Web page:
Reading supportive comments, ‘likes’ and messages from Facebook friends just before taking an exam may help anxious students reduce their nervousness and improve test scores, a new study has found.
Researchers at the University of Illinois in the US found that undergraduate students with high levels of test anxiety who sought support from their online friends and read the messages prior to a simulated exam reduced their anxiety levels by 21 per cent.
These students, and peers who performed a seven-minute expressive-writing exercise, were able to perform as well on a set of computer programming exercises as students who had low levels of test anxiety, said Robert Deloatch, a graduate student at the university. Up to 41 per cent of students are estimated to suffer from test anxiety, which is a combination of physiological and emotional responses that occur while preparing for and taking tests.
Test anxiety is linked to lower test scores and grade point averages, as well as poor performance on memory and problem-solving tasks. Test anxiety can be particularly acute when students face exams involving open-ended problems, such as those commonly used on computer science exams that require students to write and run codes, the researchers said.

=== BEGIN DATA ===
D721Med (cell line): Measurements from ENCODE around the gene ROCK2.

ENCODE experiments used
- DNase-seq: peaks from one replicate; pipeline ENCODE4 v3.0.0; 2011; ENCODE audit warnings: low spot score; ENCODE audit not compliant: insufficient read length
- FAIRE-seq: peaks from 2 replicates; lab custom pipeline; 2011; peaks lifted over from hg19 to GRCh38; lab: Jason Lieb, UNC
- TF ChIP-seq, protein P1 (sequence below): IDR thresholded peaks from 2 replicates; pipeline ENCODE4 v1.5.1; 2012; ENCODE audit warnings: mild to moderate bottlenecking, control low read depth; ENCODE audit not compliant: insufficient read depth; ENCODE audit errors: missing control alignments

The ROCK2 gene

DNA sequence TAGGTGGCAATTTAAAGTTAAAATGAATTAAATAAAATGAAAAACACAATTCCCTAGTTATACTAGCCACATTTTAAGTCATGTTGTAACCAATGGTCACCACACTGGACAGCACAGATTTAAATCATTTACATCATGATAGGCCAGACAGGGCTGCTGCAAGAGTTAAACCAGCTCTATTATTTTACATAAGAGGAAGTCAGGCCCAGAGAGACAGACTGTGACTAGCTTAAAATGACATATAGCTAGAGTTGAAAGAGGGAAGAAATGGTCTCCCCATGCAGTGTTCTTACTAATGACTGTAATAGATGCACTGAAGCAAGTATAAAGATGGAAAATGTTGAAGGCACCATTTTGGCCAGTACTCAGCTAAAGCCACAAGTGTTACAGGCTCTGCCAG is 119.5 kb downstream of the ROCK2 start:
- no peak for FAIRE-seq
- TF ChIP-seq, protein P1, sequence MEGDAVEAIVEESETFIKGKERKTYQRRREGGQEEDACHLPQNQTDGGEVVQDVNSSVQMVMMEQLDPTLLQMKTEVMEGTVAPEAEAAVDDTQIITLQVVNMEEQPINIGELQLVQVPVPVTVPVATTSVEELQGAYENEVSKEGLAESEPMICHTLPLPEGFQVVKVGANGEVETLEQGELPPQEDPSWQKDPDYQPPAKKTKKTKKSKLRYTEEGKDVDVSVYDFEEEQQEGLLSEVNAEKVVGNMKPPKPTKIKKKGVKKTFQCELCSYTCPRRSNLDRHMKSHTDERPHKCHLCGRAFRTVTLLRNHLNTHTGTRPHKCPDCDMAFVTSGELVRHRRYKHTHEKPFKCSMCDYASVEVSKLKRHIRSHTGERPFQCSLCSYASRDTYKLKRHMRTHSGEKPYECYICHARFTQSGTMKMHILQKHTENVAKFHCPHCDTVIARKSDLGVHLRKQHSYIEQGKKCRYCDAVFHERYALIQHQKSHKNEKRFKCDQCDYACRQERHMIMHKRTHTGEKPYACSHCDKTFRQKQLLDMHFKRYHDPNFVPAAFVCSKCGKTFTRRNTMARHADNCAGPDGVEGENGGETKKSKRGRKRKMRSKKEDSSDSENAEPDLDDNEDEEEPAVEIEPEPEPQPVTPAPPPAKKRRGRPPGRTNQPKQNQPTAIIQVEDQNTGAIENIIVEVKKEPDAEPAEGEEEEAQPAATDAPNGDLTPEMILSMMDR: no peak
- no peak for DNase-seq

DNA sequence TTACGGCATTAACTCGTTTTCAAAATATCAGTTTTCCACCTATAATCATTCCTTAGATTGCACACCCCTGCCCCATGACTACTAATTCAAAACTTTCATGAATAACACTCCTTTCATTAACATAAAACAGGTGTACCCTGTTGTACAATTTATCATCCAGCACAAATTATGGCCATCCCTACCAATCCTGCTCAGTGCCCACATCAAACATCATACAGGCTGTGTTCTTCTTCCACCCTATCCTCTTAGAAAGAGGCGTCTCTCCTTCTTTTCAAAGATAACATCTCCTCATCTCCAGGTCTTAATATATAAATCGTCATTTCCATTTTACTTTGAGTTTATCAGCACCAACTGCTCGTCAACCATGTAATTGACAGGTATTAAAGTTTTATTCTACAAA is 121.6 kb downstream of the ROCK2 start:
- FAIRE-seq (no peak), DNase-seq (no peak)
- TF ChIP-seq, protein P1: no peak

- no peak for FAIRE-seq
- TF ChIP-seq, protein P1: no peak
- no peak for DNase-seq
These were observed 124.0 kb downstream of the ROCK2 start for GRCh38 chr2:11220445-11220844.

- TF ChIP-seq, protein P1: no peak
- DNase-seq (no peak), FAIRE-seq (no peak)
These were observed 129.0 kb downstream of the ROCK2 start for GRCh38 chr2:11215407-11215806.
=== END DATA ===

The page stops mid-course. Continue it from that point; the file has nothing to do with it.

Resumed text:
When students’ test anxiety is reduced, their scores and task performance improve accordingly, they found. Students with high test anxiety strongly fear negative evaluation, have lower self-esteem and tend to experience increased numbers of distracting and irrelevant thoughts in testing situations, according to the study.
For the simulated exam, students had to solve two programming problems by writing and running codes. Most of the participants were computer science majors or computer engineering students who passed a pre-test that ensured they had basic programming knowledge.
The researchers measured participants’ levels of test anxiety using the Cognitive Test Anxiety scale, which assesses the cognitive problems associated with test-taking such as task-irrelevant thinking and attention lapses. Participants also completed two other questionnaires that measured their levels of anxiety.
The day before the experiment, students in the social support group posted messages on their personal social media pages requesting encouragement – in the form of likes, comments or private messages – about an upcoming computer programming challenge they planned to participate in.
“We found that only the students who received supportive messages from their Facebook network showed a significant decrease in anxiety and an increase in their performance on our simulated exam,” Deloatch said.